Some think of the questions of social justice as either/or: either focusing on the Jewish community, or the world. However, we might opt to choose both: the particular and the universal, the Jewish story and the world’s story, the suffering of the individual and the suffering of the world.

Rav Kook understood this poignant truth. In one of his most powerful passages, he speaks of the four-fold song, four layers of spiritual or emotional connection one can feel. His words provide the perfect introduction to the issues we are thinking about this month.

There is one who sings the song of one’s soul. Inside of one’s soul one finds everything. There one experiences one’s total spiritual fulfillment.

And there is one who sings the song of the nation. One leaves the boundaries of the individual soul, which one finds narrow and not idealistic enough. One yearns for great heights. With a deep love one unites oneself to the entire Jewish people and sings its song. One is pained by its sufferings and finds happiness in its dreams. One is immersed in deep thoughts concerning its past and future, and tries to understand its inner spiritual nature with love and a wise heart.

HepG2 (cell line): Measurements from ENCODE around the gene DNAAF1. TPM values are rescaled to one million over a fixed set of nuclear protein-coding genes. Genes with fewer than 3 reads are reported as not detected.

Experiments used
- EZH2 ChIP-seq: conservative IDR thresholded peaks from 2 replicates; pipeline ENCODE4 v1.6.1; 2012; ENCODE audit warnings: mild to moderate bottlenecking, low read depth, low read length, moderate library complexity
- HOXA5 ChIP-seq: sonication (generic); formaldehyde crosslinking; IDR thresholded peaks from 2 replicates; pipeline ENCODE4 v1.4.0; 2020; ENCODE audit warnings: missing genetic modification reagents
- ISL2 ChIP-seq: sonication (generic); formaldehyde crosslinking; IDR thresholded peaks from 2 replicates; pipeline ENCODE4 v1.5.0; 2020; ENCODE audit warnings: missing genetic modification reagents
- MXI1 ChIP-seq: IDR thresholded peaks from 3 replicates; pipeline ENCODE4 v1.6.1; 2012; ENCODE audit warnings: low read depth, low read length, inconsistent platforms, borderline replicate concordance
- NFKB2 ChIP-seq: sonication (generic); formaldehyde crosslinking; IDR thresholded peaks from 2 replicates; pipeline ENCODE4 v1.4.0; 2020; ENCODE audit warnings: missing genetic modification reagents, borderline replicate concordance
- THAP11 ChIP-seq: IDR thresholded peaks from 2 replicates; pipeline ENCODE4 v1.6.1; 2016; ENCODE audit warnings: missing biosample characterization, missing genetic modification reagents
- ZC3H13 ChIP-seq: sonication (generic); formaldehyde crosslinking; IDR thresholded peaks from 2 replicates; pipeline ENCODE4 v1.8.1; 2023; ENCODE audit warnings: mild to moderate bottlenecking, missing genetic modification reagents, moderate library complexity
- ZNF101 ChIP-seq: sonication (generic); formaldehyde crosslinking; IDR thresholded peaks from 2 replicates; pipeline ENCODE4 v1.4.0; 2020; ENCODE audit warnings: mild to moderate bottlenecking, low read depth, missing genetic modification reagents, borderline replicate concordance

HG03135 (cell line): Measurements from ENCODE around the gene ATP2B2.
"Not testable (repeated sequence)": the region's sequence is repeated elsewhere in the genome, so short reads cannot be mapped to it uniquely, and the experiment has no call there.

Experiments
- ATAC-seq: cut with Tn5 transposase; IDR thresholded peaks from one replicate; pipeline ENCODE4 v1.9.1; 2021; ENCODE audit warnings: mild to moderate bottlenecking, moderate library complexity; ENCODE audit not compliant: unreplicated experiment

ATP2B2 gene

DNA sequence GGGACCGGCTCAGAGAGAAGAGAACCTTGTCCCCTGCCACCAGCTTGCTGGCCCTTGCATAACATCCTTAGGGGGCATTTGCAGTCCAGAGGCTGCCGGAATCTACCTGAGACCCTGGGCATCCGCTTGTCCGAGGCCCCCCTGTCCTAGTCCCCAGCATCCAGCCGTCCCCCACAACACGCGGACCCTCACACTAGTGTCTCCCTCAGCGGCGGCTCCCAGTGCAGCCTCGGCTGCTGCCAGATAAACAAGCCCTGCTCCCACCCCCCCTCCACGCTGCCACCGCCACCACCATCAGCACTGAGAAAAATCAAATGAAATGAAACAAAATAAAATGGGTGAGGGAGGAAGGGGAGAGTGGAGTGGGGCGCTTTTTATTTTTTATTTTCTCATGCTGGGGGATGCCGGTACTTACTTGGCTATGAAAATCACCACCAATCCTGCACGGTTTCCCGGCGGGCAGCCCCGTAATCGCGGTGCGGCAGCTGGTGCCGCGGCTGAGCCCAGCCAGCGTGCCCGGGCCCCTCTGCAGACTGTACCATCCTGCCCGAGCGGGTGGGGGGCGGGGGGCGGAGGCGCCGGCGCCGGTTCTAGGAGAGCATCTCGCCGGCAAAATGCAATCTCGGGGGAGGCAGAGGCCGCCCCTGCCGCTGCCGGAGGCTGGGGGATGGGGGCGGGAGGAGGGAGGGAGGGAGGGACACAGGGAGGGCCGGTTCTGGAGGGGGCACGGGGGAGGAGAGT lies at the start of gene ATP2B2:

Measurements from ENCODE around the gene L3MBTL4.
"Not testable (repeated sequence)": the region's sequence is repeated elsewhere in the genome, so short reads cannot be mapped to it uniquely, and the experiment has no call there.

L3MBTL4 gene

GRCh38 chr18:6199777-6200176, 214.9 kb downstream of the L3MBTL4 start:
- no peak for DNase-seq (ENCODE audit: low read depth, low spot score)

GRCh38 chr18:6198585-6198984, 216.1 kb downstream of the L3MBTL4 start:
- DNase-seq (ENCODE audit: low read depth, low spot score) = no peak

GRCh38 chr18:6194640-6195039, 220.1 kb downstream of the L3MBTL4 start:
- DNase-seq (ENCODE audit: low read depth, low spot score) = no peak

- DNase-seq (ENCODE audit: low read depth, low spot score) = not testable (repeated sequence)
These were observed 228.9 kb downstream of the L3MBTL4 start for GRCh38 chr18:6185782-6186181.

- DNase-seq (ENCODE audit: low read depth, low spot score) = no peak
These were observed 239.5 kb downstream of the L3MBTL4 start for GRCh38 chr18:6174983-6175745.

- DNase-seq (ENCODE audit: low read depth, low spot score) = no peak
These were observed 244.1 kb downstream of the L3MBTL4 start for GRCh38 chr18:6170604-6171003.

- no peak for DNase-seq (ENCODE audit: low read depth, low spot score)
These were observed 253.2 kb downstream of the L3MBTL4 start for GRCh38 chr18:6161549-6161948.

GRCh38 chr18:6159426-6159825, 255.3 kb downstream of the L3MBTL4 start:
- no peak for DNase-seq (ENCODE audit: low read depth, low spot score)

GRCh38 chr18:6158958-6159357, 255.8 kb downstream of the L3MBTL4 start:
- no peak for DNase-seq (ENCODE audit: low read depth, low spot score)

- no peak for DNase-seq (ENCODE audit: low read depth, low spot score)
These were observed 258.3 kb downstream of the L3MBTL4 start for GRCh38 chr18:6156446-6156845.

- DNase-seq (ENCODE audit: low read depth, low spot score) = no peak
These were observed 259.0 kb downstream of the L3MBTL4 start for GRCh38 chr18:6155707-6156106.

And there is one whose soul is so all-encompassing that it expands beyond the limits of the Jewish people. One sings the song of humanity. One’s spirit ascends and becomes concerned with the greatness of mankind and its Divine image. One seeks humanity’s ultimate purpose. One looks forward to its ultimate perfection. From this source of life, one draws all of one’s thoughts and insights, one’s ideals and visions.

And there is one who rises even higher until one unites with the entire world, with all creatures, and with all of existence. And with all of them, one sings. This is a person who is immersed in ‘Perek Shira’ [Nature’s Song] each day that is guaranteed the world to come.

And then there is one who rises up with all these songs together. Each gives its voice. Each plays its melody. The song of the soul, the song of the nation, the song of humanity and the song of existence. And each one harmonizes inside of him at every moment and at all times. And this simplicity in its fullness rises to become a song of holiness, the song of God, The song of Israel…Yisrael – Shir El. It is a single song, a double song, a threefold song, and a fourfold song. It is the Song of Songs of Solomon, the Song of Songs which is Solomon’s (Cant. 1:1), King to Whom Peace belongs.

Each person has a song. Which is yours? Is it the individual that concerns you? The Jewish community? The world? Or is it broader – all of existence? Join us in thinking about social justice, and the many songs of social activism and engagement.



In recent decades, the Jewish communities of North America have become extremely successful, but at what cost does that come?


Orthodox Jewry has long had a complicated relationship with social justice and engagement with the world beyond Orthodoxy. Why is this so?


The Jewish approach to social justice has manifested itself in different ways, and every era brings along more reform in a divided society.